As originally published in The Atlantic
Monthly, March 1992|
by Arnold S. Relman, M.D.
FROM its earliest origins the profession of medicine has steadfastly held that physicians' responsibility to their patients takes precedence over their own economic interests. Thus the oath of Hippocrates enjoins physicians to serve only "for the benefit of the sick," and the oft-recited prayer attributed to Moses Maimonides, a revered physician of the twelfth century, asks God not to allow "thirst for profit" or "ambition for renown" to interfere with the physician's practice of his profession. In modern times this theme has figured prominently in many medical codes of ethics. The International Code of the World Medical Organization, for example, says that "a doctor must practice his profession uninfluenced by motives of profit." And in 1957, in its newly revised Principles of Medical Ethics, the American Medical Association declared that "the principal objective of the medical profession is to render service to humanity." It went on to say, "In the practice of medicine a physician should limit the source of his professional income to medical services actually rendered by him, or under his supervision, to his patients."
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Such lofty pronouncements notwithstanding, the medical profession has
never been immune to knavery and profiteering. And, particularly in the
days before biomedical science began to establish a rational basis for the
practice of medicine, the profession has had its share of charlatans and
quacks. Still, the highest aspiration of the medical profession -- sometimes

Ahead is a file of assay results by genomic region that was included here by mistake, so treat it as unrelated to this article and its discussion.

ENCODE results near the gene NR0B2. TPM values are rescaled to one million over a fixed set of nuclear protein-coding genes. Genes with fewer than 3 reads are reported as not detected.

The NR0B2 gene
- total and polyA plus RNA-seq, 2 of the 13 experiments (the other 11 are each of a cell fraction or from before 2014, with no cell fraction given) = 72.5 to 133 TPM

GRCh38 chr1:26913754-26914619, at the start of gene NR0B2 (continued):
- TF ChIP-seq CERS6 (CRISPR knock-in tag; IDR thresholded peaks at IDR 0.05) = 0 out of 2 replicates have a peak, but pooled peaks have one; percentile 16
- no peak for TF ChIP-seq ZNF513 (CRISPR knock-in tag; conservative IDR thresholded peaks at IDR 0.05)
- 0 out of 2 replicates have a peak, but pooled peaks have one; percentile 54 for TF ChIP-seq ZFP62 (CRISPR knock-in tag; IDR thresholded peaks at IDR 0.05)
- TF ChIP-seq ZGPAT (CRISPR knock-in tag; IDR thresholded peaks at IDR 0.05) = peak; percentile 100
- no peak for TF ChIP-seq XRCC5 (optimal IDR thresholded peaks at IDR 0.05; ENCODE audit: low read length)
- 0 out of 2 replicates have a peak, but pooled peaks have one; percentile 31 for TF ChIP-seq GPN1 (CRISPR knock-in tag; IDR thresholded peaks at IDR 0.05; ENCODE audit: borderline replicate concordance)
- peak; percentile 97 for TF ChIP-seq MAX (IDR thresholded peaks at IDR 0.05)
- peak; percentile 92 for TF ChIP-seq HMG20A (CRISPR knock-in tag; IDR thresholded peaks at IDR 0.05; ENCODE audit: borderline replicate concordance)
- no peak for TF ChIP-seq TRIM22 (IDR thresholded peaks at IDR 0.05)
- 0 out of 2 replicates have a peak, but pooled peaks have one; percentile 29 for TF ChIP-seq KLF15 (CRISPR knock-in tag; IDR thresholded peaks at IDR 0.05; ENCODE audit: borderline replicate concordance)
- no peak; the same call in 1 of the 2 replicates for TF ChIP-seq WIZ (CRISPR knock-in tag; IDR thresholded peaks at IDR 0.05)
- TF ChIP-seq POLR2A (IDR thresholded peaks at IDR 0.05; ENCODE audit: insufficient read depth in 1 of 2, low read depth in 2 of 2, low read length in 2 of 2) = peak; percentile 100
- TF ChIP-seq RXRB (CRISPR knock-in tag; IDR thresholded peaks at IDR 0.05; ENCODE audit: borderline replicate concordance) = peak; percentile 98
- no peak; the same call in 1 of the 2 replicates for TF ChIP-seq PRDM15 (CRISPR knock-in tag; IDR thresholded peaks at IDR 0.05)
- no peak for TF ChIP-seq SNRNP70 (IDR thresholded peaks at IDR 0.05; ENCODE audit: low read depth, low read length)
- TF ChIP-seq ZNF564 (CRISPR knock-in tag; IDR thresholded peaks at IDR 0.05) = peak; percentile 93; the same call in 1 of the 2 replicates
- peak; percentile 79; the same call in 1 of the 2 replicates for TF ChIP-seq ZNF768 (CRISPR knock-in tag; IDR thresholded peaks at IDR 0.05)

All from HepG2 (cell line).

honored in the breach, to be sure -- has always been to serve the needs of
the sick. And that has been the basis of a de facto contract between
modern society and the profession.
What are the terms of this contract? In this country, state governments grant physicians a licensed monopoly to practice their profession and allow them considerable autonomy in setting their educational and professional standards and their working conditions. The professional education of physicians is heavily subsidized, because tuition, even in the private medical schools, does not nearly cover the costs of educating medical students. Furthermore, the information, tools, and techniques that physicians use to practice their profession are usually developed through publicly supported research. Finally, hospitals provide physicians with the facilities and personnel and often even the specialized equipment they need to treat their hospitalized patients, thus relieving doctors of many of the kinds of overhead costs that businessmen must pay. Physicians have enjoyed a privileged position in our society, virtually assuring them of high social status and a good living. They have been accorded these privileges in the expectation that they will remain competent and trustworthy and will faithfully discharge the fiduciary responsibility to patients proclaimed in their ethical codes.